It was dark, smelled weird, and it took a long time to reach every afternoon after school. In fact, I fell asleep in the car every day after my mom picked me up and we made the trek from Sherwood Park to West Edmonton.
But once I arrived in body, I arrived in spirit.
There’s nothing like an intense, full-body olympic workout in the basement of an old school to remind yourself why you’re training. For me, it was in preparation for the season to come. When no one’s watching and no one cares how hard you work, that’s when you really know the measure of your work ethic.
It’s just you and a bar and an hour to get stronger.
Fast forward a decade and a half and I hadn’t cleaned anything (a bar or an apartment) since those days spent in the basement of Westwood School. It was like something was missing. Sure, I had a decent fitness routine going, but the outlet wasn’t quite the same.
Enter Steph St. Laurent, the North Shore Winter Club’s fitness director, for a few weeks of supervised training in an activity that used to mean so much to both my body and my mind.
Returning to olympic lifts, the first thing I learned from Steph was to focus all my attention on my core, because no matter what exercise you’re performing, your strength starts in your abs, back and hips. From there, a simple clean and jerk addresses what feels like every muscle in your body. The only way to execute olympic lifts properly is when each contributing muscle group is engaged and firing. Prepare to feel the fire in tiny muscles you never knew you had (these muscles usually reside in the waistline, so if they’re on fire then you know it’s working).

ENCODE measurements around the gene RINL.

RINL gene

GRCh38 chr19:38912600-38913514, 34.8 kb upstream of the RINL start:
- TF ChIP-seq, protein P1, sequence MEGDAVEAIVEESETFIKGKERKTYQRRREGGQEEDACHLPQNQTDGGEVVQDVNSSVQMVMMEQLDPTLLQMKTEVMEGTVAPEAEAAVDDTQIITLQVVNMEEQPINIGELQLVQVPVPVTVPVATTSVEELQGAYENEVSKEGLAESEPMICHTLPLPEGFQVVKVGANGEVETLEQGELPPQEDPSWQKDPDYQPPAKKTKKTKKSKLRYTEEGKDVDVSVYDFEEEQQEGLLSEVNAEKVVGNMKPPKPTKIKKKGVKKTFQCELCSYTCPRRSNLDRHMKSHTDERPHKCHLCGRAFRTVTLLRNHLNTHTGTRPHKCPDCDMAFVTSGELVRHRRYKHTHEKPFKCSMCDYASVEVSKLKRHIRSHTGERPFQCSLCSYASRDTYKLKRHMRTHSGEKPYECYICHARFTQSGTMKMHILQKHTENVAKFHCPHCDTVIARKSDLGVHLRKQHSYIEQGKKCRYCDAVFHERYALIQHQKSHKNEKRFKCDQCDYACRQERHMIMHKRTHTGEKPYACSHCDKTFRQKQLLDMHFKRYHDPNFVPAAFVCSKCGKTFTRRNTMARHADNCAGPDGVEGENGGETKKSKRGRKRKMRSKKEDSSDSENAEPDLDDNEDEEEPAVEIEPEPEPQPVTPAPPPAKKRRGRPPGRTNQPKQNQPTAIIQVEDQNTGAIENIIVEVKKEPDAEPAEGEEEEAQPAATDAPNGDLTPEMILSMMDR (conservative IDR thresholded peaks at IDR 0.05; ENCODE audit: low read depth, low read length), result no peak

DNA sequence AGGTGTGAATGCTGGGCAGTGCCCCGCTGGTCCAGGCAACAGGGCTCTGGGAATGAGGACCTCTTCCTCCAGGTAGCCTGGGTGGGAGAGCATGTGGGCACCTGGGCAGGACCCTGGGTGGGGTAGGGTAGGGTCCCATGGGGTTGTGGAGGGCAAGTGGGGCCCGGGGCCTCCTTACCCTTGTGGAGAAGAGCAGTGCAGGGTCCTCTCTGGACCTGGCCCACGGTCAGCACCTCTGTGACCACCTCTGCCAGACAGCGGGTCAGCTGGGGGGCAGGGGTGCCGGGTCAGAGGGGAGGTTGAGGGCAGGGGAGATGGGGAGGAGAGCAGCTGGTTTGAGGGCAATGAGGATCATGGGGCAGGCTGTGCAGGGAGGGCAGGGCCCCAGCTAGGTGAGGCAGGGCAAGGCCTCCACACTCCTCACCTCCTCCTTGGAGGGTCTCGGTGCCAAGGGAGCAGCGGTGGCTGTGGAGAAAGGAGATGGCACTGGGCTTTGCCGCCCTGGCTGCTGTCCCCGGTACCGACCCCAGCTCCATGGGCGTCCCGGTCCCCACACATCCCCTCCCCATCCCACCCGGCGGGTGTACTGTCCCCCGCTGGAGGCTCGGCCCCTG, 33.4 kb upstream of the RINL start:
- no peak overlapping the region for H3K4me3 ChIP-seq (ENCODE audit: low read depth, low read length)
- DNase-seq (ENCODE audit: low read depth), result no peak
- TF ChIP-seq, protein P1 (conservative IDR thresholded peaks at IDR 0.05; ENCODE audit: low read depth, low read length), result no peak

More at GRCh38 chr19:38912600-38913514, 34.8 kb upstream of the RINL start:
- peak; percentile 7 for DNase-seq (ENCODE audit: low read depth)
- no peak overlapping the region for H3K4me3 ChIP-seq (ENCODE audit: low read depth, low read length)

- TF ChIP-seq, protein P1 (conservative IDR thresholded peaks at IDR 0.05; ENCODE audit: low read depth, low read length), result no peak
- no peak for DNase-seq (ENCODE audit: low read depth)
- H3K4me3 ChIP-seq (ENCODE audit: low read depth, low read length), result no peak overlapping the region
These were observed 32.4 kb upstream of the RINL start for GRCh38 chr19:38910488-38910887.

Again, these types of lifts should only be done with supervision from a trainer, but once you get the hang of it, your workouts will become much more of an all-round butt-kicking.
Have you ever heard of runner’s high? The same euphoric sensation can wash over you when you properly execute an olympic lift that adds weight to a prior best. When your entire body and your mind is acutely focused on the exercise and you achieve the lift, it’s just like scoring a goal in a hockey game.
One accomplishment creates an addiction to future success, so you work even harder to lift more and perform more complicated lifts. With olympic lifting, success is contagious.
Society wants you to believe Cross-fit, kale, and gluten-free bread is the only way to truly get healthy, but it’s simply not true. The difference between cross-fit routines and olympic lifting is the attention paid to detail with each movement. Whereas cross-fit might involve busting as many hectic pull-ups as possible in a certain amount of time regardless of form and technique, olympic lifting is a slow, steady process that’s about function as much as it is results.
Olympic lifting is hard, fun, and, if you can believe it, relaxing. It’s a fun way to push your body and mind to achievements you never thought possible, and it absolutely creates side effects away from the gym. It’s hard to be unhappy when you’ve just lifted your body weight over your head.
Part of the allure of this type of exercise is that it definitely shouldn’t be attempted without supervision. I did it for years but I still worked with Steph to ensure my technique was safe and effective.
Interested? Drop Steph a line and see what you’re made of: firstname.lastname@example.org